Amazfit GTR 2 review
UI and built-in features
The GTR 2 operates with a custom OS just like Amazfit's other products. Huami is refining this OS and its various features with each new release, and we can safely say that things are a lot smoother now than they were originally back when the GTR was released. Not only that, but the UI is prettier all around.
We have a quick UI tour video for you to check out (no sound!):
We almost have to wonder whether the extra graphics fidelity is making a debut on the GTR 2 because of some noticeable bump up in chipset performance? Huami doesn't really share any particular hardware data on its smart wearables, but it's an unlikely coincidence that all of the animations across the UI of the GTR 2 looks a lot smoother than anything the original GTR can offer. The GTR 2 simply feels snappier and more responsive too.
Following the same train of thought, could the beefier chipset, potentially combined with the extra hardware, like the new PPG 2 module and the microphone, be behind some of the battery endurance hit that the GTR 2 has taken? It's one theory, at least.
Coming from the original GTR, another immediately apparent difference is the significantly decreased DPI and font size on the GTR 2. Compared to the original and the more recent T-Rex, the GTR 2 can fit a lot more content on a single screen. This is great for specific use cases, like reading longer text notification, but it does hurt legibility. You need to have fairly good eyesight to comfortably use the GTR 2.Amazfit GTR (left) vs. Amazfit GTR 2 (right)
Like we already mentioned on the previous page, buttons can only take you so far on the GTR 2, with swipes being the main navigation method. Generally, a swipe from left to right is a back gesture, taking you to the previous screen instead of pressing the top button, which just lands you straight to the watch face.
While we wait for Huami to implement the promised Amazon Alexa integration, there is still Offline voice control already up and running. It allows you to interact with many of the GTR2's features hands-free without requiring an active connection with your phone, the companion app, or the internet. All of the voice recognition is done on the GTR 2 itself, which is a rather impressive feat.
There is no trigger word for the Offline voice controls, like something you would expect with a typical smart assistant. Instead, listening for commands is tied to actions such as lifting your wrist or turning up the screen.
As for the things you can actually do with Offline voice control, there are nifty exhaustive and well-organized lists of all of the current commands, both in a menu on the GTR 2 itself and as part of the Zepp app.
You can check out a few of the available options in the screenshots. Generally, though, most major options on the GTR 2 can at least be opened via voice. And some features, like specific workouts, can be initiated without any physical interaction at all.
Notifications work reliably and show up instantly on the watch. However, to get everything working correctly is a fairly involved process, requiring you to find a few security- and power-related features hidden in your phone's settings.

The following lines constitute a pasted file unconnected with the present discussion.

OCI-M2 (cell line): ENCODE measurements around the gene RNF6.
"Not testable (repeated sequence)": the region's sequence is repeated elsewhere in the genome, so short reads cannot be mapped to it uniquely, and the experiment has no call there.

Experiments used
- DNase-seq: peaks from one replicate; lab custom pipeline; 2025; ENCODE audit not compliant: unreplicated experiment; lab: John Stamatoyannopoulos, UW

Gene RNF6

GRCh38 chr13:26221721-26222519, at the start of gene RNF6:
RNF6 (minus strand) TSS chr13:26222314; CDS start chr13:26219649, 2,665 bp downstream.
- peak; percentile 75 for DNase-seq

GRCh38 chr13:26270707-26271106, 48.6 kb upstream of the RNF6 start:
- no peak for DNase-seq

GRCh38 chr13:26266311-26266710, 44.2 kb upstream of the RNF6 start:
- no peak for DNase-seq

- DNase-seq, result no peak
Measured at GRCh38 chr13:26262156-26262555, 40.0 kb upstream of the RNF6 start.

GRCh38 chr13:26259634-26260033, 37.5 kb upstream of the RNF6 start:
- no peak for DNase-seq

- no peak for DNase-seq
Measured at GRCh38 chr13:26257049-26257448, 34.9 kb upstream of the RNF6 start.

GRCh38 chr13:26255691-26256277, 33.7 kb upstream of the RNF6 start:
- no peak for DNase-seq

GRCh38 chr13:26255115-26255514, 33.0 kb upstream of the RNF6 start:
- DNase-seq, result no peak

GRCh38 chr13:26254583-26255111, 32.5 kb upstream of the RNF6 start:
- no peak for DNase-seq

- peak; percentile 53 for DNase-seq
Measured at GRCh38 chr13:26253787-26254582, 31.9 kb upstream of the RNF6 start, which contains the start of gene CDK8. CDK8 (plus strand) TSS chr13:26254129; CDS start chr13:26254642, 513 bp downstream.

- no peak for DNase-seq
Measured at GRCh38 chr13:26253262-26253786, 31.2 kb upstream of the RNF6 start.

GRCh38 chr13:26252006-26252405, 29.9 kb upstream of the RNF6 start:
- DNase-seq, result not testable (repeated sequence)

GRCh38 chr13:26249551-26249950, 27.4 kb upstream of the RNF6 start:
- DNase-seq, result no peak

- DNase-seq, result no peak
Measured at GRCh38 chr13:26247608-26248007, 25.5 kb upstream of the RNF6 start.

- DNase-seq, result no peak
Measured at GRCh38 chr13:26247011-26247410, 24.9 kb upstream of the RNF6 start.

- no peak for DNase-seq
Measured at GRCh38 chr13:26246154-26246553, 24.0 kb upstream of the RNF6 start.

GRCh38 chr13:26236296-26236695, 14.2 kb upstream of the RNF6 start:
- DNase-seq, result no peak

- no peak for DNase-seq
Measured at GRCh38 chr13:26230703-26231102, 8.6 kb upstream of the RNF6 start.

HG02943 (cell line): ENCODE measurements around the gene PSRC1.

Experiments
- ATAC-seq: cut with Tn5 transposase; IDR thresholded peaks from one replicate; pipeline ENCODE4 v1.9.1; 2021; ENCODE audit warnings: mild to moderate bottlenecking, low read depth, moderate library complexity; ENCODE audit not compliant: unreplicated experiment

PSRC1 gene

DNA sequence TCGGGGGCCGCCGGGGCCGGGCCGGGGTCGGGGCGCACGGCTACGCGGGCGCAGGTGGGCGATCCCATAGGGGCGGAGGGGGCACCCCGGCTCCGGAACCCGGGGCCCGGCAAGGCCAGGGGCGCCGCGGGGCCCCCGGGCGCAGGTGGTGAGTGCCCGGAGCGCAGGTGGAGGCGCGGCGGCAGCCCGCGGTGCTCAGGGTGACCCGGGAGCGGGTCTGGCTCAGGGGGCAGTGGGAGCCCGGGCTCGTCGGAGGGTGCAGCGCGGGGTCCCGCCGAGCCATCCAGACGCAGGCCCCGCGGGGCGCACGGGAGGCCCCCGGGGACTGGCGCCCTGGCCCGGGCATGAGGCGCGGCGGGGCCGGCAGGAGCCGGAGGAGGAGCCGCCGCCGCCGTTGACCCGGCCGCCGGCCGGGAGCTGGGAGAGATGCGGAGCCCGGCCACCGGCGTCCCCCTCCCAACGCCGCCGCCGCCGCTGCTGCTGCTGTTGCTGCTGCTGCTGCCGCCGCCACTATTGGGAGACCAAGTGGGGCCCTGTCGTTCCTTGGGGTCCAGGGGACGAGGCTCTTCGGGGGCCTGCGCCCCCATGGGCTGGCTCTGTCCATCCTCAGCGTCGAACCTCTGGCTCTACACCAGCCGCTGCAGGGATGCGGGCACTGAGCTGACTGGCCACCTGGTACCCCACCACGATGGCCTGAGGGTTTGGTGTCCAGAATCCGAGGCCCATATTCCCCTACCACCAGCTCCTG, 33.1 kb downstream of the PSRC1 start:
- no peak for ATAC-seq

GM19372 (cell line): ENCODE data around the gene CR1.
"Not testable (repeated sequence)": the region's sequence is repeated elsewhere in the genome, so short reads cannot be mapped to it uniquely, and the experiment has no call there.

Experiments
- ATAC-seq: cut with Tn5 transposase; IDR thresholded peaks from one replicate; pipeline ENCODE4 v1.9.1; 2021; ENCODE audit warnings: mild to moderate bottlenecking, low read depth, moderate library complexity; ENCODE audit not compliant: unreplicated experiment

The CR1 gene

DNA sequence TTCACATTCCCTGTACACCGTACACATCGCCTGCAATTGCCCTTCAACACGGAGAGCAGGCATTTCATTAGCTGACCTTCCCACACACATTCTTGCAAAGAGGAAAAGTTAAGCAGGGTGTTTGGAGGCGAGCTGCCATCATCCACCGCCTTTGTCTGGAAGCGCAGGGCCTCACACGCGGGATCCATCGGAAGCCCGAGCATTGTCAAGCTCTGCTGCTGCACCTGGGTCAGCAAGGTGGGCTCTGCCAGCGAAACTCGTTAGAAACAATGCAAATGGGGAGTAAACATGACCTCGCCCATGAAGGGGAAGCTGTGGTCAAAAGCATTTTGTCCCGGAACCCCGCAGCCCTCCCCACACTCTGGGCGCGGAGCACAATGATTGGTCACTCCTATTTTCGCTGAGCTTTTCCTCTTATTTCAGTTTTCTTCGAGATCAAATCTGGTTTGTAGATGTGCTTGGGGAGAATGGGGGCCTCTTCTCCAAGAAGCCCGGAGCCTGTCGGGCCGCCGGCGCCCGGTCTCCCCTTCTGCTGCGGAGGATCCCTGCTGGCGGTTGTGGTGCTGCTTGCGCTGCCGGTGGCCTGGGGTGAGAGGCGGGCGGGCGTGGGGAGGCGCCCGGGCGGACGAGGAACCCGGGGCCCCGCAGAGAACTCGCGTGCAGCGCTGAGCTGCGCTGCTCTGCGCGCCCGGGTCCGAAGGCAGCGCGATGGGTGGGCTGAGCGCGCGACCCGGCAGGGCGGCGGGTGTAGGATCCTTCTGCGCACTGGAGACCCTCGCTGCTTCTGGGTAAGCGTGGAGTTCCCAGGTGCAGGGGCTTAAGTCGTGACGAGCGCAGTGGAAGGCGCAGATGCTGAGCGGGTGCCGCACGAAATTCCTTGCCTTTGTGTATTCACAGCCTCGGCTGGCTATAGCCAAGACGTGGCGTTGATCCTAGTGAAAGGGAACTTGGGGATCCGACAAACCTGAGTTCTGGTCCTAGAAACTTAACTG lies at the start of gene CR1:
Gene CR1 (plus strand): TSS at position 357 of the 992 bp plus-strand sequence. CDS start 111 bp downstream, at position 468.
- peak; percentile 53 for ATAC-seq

Once you get that done, the notification list on the GTR 2 is accessed by swiping up from the main watch face. This brings up a list of recent notifications.
One thing worth noting is that, like all smart wearables, the GTR 2 can only handle notifications in one direction, so to say. To put it simply, due to the way notifications are captured and relayed to the watch, you don't get any fancy interactive on reply features for any of your notifications like you might on a proper smartwatch. There is no way to quickly shoot back a text reply or an emoji to an IM, for instance. If you find that vital to your needs, you definitely need to look at a full-featured smartwatch instead.
The Notifications UI here is significantly slicker than what is currently running on the original GTR and includes gradients, rounded corners, and small drop shadows.
Call functionality on the GTR 2 has a significant bump up in features compared to other Amazfit smart wearables. It's a great addition to have on a smart wearable on paper, but we have some notable issues with the way it is currently implemented on the Amazfit GTR 2.
For one, you can only receive calls on the watch, not place them. There isn't even a Phone shortcut anywhere in the wearable's UI, which is a very odd omission, since it's an easy feature to implement.
Also, for calls to work, the GTR 2 is paired through the phone's Bluetooth menu as a regular device. That means the GTR 2 communicates to the phone via a constant, active Bluetooth connection instead of the low-powered Bluetooth LE wasting battery on both sides.
Even if you can live with the extra power draw, the extra inconvenience comes from the default behavior of most Android phones when there is such an active Bluetooth audio connection. They automatically direct all calls through there. Hence, every time you want to make or take a regular call on your phone, you have to toggle off the GTR 2 as the preferred calling accessory.